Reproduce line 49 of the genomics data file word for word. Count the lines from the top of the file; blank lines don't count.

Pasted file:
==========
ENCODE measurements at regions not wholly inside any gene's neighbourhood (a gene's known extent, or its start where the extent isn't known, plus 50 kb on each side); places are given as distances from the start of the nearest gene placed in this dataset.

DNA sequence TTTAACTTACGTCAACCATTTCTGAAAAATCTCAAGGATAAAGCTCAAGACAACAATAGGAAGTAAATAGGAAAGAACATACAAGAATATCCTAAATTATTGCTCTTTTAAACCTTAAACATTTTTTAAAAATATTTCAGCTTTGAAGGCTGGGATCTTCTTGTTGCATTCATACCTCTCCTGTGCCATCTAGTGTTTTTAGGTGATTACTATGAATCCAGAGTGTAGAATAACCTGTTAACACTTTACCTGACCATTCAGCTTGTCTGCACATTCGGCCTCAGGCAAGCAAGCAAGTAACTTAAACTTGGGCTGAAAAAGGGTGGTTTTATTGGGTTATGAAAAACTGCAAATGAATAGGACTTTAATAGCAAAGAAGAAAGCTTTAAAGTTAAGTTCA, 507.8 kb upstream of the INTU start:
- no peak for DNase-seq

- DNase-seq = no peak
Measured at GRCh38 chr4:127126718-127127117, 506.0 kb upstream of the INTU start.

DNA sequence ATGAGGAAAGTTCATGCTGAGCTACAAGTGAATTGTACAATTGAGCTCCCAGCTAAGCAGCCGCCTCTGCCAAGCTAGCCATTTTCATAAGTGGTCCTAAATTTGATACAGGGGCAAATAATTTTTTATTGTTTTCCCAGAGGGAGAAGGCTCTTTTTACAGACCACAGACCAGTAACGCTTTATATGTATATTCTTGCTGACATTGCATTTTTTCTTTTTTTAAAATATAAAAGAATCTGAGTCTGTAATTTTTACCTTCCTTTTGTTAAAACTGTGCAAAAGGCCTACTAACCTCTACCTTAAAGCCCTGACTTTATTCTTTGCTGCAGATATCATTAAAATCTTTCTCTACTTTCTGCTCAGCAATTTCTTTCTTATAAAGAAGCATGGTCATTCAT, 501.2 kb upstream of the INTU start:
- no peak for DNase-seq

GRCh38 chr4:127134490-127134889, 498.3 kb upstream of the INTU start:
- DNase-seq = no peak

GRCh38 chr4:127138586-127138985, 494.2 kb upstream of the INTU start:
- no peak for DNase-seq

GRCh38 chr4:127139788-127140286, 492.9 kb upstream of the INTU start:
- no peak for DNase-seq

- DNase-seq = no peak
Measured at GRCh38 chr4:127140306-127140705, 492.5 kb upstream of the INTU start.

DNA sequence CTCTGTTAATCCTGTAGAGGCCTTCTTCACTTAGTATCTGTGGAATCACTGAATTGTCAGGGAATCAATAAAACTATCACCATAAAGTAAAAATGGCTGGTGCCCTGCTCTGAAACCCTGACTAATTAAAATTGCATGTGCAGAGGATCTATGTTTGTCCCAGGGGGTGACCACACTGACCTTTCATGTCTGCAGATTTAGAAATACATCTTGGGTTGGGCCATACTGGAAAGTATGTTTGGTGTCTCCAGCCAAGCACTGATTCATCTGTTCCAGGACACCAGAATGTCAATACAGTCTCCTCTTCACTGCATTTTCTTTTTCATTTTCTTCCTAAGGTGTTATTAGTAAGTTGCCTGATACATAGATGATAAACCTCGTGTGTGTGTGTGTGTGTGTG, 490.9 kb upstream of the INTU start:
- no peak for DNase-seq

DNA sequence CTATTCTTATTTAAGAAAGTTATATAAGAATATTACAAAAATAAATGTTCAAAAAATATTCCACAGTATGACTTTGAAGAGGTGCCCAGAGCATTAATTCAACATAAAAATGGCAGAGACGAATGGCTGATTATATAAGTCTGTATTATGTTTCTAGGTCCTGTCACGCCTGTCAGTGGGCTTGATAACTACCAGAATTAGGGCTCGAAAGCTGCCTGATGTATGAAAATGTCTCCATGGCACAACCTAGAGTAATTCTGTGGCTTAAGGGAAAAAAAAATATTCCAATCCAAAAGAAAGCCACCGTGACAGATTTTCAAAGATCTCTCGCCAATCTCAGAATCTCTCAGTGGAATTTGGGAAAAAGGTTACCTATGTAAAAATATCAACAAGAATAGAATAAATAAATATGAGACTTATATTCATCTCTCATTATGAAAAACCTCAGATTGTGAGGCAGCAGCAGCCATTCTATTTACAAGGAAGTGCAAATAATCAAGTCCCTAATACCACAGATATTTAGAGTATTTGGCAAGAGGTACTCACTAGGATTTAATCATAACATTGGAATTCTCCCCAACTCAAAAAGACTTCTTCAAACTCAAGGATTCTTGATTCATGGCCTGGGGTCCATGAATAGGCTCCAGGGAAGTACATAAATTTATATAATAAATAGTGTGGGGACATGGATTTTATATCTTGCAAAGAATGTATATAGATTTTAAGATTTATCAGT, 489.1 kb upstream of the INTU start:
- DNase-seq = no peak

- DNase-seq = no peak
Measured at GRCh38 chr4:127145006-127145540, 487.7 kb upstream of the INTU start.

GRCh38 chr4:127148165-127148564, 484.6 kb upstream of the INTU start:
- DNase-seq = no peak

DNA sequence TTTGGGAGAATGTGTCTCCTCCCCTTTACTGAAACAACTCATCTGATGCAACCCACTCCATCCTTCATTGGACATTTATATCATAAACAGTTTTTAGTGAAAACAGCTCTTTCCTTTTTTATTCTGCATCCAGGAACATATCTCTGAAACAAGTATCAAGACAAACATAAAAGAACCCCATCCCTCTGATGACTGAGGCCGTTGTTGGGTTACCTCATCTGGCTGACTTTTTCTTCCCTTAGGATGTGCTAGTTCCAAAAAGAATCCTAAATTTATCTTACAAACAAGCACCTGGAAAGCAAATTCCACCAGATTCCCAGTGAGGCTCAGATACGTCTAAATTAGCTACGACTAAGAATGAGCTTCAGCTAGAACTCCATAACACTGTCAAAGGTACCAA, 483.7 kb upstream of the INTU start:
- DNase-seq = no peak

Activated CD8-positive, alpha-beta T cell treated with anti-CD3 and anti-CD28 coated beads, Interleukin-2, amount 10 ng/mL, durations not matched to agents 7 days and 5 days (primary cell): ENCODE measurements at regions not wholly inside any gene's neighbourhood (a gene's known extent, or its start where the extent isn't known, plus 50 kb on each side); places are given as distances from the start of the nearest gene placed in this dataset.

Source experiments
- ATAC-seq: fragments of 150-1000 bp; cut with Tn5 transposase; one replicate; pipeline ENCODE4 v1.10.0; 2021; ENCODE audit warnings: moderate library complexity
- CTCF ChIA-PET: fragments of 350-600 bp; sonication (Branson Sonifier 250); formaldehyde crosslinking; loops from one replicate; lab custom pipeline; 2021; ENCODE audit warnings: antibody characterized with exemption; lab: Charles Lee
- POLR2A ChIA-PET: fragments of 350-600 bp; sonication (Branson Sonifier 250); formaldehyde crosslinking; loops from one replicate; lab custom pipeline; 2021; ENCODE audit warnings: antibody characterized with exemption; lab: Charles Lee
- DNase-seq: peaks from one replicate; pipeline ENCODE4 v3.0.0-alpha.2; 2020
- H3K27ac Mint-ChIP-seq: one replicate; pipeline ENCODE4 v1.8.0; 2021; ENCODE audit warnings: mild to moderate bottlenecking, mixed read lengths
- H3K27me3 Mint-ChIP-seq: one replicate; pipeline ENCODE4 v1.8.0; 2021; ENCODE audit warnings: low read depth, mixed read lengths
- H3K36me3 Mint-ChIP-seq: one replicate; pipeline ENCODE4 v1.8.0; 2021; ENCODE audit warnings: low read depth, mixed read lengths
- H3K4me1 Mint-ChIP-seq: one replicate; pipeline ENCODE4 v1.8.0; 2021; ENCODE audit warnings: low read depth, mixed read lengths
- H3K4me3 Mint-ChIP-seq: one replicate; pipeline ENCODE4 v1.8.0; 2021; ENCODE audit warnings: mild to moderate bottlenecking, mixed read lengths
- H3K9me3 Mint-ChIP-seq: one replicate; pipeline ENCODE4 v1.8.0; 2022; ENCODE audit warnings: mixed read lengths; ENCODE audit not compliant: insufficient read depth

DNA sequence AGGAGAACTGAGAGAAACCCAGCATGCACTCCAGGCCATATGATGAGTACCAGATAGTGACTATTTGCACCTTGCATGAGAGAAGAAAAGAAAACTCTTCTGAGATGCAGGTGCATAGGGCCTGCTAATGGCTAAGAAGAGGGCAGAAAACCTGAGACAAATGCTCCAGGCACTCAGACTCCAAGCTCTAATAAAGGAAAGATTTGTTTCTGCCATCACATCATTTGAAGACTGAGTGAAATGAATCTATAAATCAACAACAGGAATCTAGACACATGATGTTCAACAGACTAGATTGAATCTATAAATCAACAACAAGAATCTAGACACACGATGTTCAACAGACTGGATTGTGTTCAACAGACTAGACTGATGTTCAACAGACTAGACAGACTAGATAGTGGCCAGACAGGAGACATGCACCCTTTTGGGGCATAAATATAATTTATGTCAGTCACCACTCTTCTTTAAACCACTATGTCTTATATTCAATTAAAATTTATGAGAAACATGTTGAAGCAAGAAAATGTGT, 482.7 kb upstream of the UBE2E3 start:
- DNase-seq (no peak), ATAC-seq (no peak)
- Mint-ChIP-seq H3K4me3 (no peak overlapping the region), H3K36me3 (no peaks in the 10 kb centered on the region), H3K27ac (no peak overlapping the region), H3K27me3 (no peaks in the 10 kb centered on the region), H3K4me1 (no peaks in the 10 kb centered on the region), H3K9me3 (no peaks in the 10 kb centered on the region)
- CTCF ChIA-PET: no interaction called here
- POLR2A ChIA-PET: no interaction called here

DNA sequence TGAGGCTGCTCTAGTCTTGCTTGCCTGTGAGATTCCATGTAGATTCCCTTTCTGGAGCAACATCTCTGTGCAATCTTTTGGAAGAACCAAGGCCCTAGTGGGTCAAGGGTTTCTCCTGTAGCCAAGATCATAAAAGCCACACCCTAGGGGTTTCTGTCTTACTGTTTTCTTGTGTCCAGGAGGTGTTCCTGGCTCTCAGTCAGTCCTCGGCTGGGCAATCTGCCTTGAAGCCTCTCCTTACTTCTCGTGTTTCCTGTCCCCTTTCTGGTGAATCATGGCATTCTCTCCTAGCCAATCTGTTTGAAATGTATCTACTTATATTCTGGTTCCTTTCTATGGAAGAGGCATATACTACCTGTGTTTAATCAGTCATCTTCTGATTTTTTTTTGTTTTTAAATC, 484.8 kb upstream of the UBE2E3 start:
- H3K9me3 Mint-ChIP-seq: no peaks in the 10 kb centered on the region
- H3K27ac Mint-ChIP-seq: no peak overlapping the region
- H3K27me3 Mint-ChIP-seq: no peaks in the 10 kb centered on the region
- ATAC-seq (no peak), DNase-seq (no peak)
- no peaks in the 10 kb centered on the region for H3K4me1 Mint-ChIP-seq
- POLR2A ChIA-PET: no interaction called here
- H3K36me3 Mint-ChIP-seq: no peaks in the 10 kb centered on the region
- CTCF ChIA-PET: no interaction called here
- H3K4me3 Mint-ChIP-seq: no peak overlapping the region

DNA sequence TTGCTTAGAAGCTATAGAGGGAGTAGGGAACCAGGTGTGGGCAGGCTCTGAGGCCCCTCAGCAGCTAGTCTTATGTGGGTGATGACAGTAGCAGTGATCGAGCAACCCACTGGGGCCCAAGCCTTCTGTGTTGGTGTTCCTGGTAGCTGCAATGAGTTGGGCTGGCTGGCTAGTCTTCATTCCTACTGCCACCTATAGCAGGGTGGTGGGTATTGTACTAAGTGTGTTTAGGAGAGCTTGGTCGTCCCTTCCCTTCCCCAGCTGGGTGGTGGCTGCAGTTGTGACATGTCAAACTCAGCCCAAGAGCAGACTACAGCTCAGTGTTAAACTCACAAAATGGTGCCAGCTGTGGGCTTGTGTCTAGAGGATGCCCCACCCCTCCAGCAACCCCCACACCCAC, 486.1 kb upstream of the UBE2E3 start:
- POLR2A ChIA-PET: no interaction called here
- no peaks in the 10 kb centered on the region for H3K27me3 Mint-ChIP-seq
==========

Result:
- POLR2A ChIA-PET: no interaction called here